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New York City mafia boss Salvatore Maranzano in the late 1920s.

Salvatore Maranzano (July 31, 1886 - September 10, 1931) was a powerful mafia boss from Sicily, and he was one of the first La Cosa Nostra boss in the United States. He was the only official "Boss of all Bosses" of the American Mafia (Charles Luciano abolished the title after taking over his borgata).


Maranzano was born in the small Sicilian mafia bastion of Castellammare del Golfo ("Castle By The Sea"). As a youngster, he studied for priesthood, but later became associated with the Mafia in his homeland.

He entered the United States in 1925, settling in Brooklyn. While building a legitimate business as a real estate broker, he also maintained a growing bootleg liquor business. Soon he became the leader of a large cluster of mafiosi from Castellammare del Golfo, including Joseph "Bananas" Bonanno, Joe Profaci, and Stefano Magaddino. All of them had been sent to the United States by Vito Cascio Ferro, the leading Mafia boss in Sicily, with orders to organize the American Mafia and bring it under Don Vito's control. However, Don Vito was arrested and later died in a Fascist prison. Maranzano then decided to organize the American Mafia under his control.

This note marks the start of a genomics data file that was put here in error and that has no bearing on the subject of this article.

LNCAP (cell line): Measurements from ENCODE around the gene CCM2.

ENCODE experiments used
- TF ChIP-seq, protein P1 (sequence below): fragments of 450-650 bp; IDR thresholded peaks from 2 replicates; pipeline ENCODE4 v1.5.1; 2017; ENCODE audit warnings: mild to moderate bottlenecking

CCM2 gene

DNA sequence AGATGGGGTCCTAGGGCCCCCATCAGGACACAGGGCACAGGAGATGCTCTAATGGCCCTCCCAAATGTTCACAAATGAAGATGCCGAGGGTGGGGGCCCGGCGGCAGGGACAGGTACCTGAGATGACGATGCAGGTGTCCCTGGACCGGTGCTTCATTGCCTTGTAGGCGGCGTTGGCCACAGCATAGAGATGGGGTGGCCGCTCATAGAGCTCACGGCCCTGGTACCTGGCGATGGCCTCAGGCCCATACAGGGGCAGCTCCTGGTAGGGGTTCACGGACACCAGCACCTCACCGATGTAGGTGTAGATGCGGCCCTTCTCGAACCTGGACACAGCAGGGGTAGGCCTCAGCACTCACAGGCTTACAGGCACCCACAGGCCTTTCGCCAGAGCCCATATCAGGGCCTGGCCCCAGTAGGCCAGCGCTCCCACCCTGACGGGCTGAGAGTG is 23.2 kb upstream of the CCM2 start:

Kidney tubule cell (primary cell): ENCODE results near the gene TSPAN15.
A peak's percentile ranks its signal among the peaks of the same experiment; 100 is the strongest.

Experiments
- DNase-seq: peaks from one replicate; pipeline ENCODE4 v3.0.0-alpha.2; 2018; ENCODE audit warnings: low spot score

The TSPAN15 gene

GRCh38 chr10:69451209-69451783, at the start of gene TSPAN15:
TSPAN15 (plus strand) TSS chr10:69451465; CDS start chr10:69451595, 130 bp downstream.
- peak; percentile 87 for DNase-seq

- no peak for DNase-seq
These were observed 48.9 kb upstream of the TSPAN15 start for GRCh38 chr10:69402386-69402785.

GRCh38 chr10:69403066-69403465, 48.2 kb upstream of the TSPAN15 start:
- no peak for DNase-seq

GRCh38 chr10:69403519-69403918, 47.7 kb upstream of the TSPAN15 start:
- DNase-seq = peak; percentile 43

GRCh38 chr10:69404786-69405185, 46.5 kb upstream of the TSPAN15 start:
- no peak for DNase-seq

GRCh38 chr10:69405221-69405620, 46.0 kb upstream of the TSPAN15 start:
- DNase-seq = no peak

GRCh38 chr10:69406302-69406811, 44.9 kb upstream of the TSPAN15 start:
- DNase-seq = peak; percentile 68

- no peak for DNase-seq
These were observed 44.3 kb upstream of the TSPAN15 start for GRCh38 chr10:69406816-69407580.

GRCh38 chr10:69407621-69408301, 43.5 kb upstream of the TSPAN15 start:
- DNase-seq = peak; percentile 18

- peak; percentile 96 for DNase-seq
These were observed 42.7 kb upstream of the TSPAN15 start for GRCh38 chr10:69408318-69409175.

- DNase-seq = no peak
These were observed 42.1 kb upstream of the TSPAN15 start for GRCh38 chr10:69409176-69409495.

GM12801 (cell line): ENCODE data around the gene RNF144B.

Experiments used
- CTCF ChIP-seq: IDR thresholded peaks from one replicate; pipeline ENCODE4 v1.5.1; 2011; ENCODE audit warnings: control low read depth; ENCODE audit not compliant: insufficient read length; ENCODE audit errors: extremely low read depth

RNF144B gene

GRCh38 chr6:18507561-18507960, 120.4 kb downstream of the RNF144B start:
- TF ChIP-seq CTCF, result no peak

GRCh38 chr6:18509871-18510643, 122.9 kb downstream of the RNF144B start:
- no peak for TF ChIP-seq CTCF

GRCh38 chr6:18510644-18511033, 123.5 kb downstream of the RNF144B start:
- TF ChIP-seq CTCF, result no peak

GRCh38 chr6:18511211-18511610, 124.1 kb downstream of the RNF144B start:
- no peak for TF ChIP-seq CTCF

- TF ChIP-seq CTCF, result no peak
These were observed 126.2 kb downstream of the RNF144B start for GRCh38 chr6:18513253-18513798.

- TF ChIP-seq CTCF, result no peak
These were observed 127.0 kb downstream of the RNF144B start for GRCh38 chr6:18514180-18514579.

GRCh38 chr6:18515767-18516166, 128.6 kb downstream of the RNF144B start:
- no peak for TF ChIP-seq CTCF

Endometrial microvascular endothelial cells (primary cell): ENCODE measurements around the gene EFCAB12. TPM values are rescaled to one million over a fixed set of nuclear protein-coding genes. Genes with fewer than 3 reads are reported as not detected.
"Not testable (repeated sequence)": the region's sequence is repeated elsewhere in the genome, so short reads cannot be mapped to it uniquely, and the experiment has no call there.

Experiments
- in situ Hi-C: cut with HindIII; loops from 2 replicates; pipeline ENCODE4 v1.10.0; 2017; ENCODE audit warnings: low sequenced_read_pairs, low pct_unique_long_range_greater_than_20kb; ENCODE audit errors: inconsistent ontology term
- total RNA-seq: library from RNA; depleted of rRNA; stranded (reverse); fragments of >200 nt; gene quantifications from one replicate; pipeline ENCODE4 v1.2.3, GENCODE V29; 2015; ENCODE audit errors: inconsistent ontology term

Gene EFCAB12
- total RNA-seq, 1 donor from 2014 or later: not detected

Maranzano had a very commanding presence, with old-world mores and manners; he loved to speak in Greek and Latin and had a fascination with Julius Caesar and the Roman Empire; subjects about which he enjoyed talking to his less-educated American mafia counterparts. At home he had a large library as a makeshift shrine filled with books, statues and busts of his idol. Because of this he earned the lifelong sobriquet "Little Caesar".

Castellammarese War

His attempt to gain complete control started with the 1928 invasion of territory controlled by Giuseppe Masseria, then the most powerful gangster in New York, who in return tried to get the Castellamarese under his thumb. Maranzano hijacked truckloads of Masseria's liquor and started taking over Masseria's bars. This led to a bloody underworld battle known as the Castellammarese War. While outnumbered at the outset of the war, Maranzano and his fellow Castellamarese grew stronger as the war progressed. The war ended after one of Masseria's lieutenants, Lucky Luciano, helped orchestrate Masseria's murder in April 1931 in return for being considered an equal to Maranzano.

Boss of Bosses